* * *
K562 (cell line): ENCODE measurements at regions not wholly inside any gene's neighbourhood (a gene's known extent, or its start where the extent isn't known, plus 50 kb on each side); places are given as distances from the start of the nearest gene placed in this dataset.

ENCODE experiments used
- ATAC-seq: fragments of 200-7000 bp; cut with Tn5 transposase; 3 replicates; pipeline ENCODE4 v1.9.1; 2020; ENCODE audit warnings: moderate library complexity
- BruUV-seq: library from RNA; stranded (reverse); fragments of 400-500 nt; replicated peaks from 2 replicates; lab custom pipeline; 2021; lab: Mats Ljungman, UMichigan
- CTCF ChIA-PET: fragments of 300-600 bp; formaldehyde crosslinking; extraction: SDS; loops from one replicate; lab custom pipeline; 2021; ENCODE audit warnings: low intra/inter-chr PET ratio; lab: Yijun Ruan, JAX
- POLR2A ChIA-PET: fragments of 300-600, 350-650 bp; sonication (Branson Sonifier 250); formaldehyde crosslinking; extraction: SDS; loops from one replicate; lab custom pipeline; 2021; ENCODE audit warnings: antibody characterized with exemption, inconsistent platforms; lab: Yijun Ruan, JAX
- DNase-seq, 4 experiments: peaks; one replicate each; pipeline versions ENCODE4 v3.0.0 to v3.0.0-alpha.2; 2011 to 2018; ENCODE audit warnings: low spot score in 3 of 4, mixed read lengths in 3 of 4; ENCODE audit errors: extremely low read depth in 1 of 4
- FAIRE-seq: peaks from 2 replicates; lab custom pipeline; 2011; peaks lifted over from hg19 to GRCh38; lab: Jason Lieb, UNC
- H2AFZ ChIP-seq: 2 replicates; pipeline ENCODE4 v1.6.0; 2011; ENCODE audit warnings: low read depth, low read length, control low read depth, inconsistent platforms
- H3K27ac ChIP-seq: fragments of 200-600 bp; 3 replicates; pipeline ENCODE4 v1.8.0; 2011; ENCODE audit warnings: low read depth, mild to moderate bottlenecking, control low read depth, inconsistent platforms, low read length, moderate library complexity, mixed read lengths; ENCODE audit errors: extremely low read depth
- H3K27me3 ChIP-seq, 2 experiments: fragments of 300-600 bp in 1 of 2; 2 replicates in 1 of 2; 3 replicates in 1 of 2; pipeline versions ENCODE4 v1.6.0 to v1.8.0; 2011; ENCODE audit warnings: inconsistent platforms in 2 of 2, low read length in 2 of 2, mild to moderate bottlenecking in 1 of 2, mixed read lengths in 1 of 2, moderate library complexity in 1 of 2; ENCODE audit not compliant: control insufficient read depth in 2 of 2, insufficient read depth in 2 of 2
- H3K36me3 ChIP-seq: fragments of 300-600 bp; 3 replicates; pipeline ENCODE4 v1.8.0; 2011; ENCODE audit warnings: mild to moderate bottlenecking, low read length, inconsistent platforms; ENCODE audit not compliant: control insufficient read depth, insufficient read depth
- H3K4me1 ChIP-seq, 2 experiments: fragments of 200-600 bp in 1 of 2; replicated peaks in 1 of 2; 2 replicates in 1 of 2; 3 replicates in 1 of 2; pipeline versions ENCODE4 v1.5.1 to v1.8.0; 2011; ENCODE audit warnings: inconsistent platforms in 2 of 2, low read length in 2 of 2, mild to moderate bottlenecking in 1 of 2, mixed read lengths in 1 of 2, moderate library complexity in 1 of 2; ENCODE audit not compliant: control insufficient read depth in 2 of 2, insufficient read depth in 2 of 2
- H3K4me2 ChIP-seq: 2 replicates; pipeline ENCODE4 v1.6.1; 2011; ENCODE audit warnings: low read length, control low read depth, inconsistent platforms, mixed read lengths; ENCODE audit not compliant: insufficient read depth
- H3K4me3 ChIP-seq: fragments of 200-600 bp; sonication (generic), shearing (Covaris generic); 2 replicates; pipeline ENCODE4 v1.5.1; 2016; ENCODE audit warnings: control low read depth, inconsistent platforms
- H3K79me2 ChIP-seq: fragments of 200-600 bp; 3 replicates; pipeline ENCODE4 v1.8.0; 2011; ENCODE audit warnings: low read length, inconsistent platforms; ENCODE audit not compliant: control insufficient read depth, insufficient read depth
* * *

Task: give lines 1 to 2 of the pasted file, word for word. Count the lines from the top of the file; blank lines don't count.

K562 (cell line): ENCODE measurements at regions not wholly inside any gene's neighbourhood (a gene's known extent, or its start where the extent isn't known, plus 50 kb on each side); places are given as distances from the start of the nearest gene placed in this dataset.

ENCODE experiments used